WAMU 88.5 : News

Filed Under:

Virginia Delegate Hopes To Decriminalize Suicide

There's no law on the books, but under Virginia's common law, suicide is considered a crime. In the current legislative session, one delegate thinks it's time for the commonwealth to change that.

In 2011, the most recent year for which statistics are available, more than 1,000 Virginians took their own lives, among them a student at the University of Virginia who suffered from depression and died after a drug overdose. Her mother was heartbroken and even more upset when she learned suicide was considered a crime here.

Now, her state delegate, Rob Krupicka, is hoping to change that.

"We've seen a really significant rise among people in the military. Too many young people are committing suicide. I've certainly had suicide in my family, and I've talked to a lot of people who have," he says.

Krupicka thinks calling suicide a crime puts an unnecessary stigma on a mental health problem.

"The last thing a family needs to hear after a loved one has died by suicide is, 'By the way, this is also a criminal act,'" he says.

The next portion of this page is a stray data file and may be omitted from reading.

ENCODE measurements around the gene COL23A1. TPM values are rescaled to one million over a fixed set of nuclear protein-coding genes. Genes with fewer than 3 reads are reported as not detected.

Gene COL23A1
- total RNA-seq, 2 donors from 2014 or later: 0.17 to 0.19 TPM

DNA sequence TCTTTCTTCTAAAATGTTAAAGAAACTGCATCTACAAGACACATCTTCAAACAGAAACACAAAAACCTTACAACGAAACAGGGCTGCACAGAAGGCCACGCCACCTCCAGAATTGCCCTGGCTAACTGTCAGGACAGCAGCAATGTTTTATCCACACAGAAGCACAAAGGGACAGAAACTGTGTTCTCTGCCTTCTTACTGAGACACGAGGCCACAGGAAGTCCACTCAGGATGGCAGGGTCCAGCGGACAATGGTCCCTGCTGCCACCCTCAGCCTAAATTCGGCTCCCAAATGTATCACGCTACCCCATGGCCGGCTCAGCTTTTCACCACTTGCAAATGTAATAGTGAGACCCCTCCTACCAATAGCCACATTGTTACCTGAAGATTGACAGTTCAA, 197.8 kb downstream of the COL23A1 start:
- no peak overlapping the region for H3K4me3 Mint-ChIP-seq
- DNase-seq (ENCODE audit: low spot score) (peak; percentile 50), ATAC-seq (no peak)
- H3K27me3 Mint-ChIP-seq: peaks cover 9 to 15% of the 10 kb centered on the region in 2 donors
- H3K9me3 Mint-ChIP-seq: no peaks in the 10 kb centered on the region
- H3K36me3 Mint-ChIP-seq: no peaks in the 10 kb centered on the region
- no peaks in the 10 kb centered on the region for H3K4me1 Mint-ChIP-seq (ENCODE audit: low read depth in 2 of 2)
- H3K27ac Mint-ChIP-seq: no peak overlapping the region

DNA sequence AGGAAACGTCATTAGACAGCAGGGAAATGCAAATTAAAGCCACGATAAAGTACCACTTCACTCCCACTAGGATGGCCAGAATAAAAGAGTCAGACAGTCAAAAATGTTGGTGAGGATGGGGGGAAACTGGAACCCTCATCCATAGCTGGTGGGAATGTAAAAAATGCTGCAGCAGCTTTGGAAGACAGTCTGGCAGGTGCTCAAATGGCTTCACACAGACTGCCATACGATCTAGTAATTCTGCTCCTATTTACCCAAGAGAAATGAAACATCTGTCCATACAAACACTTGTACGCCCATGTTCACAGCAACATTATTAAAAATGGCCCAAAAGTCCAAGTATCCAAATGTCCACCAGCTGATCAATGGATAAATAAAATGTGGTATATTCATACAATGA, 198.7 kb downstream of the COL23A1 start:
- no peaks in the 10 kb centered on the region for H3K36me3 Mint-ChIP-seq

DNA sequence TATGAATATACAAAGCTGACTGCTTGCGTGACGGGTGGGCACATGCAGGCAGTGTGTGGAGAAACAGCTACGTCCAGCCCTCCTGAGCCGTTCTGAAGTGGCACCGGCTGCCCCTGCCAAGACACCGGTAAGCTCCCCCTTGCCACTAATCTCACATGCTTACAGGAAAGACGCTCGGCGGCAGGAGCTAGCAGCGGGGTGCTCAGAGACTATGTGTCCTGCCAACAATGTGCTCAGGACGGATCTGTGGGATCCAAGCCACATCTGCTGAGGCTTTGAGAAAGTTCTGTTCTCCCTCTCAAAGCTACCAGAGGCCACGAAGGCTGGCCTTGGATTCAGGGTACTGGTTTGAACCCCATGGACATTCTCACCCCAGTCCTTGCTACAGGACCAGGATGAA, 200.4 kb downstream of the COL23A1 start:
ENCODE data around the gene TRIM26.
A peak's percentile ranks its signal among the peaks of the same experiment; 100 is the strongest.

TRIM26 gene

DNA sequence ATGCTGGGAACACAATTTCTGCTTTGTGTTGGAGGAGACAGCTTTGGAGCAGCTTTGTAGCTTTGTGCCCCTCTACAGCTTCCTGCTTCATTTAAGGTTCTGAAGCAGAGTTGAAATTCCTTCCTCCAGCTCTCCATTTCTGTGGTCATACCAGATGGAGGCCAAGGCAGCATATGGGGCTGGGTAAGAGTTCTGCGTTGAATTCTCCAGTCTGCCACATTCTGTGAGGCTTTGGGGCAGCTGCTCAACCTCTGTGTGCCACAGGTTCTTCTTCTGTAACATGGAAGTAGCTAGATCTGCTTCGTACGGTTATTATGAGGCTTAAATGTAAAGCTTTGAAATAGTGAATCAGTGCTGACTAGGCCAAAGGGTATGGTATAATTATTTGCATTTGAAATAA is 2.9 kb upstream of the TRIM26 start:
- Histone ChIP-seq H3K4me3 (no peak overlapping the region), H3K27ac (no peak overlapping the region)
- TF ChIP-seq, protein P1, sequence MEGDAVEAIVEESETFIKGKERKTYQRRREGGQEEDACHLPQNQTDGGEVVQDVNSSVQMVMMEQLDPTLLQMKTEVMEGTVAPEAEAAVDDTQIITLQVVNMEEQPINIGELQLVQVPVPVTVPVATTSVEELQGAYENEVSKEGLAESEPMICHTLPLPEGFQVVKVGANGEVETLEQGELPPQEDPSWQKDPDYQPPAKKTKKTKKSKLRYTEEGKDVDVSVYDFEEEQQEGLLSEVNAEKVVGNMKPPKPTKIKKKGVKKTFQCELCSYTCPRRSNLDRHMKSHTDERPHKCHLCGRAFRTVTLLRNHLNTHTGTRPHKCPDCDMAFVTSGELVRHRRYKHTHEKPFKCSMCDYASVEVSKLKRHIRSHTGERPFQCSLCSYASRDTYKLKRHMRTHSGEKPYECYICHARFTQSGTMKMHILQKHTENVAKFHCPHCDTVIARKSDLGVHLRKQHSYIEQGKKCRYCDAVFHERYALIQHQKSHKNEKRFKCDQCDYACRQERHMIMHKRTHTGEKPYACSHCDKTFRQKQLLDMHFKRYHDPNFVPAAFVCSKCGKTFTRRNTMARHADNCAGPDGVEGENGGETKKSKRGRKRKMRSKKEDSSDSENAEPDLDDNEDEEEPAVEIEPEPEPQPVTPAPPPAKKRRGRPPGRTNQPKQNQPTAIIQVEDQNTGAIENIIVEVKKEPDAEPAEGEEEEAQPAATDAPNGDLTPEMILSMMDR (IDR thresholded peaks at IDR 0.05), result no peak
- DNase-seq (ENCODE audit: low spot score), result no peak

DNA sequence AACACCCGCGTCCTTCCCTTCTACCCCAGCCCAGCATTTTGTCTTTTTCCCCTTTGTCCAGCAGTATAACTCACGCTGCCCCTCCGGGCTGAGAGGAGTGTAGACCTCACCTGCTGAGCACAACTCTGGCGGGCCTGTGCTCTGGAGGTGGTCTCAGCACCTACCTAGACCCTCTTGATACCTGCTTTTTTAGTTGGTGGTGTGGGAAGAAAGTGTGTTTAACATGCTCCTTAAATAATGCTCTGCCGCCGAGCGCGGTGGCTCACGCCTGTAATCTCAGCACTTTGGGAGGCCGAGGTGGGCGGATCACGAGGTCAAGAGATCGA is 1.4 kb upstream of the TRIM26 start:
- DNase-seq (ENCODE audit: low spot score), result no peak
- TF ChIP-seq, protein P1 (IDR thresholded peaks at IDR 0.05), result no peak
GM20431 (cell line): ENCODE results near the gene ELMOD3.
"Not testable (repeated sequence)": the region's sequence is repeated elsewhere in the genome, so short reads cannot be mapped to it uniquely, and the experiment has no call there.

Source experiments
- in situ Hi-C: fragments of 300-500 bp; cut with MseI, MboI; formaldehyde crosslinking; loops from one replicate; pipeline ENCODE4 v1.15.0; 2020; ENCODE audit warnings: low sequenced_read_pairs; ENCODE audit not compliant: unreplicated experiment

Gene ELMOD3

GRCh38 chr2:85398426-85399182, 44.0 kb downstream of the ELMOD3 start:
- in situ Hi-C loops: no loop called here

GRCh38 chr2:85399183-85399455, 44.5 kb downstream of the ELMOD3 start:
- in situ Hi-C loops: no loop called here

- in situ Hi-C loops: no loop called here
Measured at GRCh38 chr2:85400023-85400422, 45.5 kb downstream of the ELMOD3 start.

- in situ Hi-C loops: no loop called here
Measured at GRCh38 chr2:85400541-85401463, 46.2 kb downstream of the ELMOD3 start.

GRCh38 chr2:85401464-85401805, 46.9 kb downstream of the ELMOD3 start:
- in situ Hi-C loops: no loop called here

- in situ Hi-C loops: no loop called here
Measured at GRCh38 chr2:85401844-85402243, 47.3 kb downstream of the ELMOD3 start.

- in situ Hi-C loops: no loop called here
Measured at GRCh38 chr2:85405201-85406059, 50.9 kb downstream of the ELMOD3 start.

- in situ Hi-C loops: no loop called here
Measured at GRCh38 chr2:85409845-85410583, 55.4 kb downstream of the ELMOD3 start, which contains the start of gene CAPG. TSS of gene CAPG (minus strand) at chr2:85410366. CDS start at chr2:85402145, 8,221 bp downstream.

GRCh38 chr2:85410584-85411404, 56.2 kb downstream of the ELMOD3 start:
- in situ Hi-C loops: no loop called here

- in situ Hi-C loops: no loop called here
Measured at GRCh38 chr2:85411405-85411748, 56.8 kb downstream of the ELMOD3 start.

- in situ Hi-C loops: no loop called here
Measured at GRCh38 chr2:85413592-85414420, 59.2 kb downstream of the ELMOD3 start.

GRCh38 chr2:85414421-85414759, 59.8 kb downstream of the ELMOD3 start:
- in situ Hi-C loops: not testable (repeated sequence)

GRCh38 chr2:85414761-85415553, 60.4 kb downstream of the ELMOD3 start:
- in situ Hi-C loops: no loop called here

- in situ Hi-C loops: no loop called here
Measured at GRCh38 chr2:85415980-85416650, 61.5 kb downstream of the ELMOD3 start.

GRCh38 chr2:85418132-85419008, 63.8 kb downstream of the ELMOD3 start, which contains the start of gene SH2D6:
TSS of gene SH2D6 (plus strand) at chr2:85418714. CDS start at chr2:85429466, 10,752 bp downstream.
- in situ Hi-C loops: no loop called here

He thinks society needs to talk about the problem to recognize that it's preventable, and he's introduced a bill that would eliminate the criminal label, something most other states have already done.

NPR

Book Review: 'Kinder Than Solitude'

Ellah Allfrey reviews Kinder Than Solitude, by Yiyun Li.
NPR

Sichuan Pepper's Buzz May Reveal Secrets Of The Nervous System

The Sichuan peppercorn that makes our mouths tingle activates the same neurons as when our foot falls asleep. Scientists are hoping the connection unlocks clues for how to turn those neurons off.
NPR

John Edwards Resumes Career As Trial Attorney

The former U.S. senator and Democratic presidential hopeful is one of three attorneys representing a boy in a medical malpractice case in North Carolina.
NPR

When Parents Are The Ones Too Distracted By Devices

Parents often complain that smartphones keep their kids distracted from conversation. What happens when it's the other way around, when kids can't get their smartphone-glued parents' attention?

Leave a Comment

Help keep the conversation civil. Please refer to our Terms of Use and Code of Conduct before posting your comments.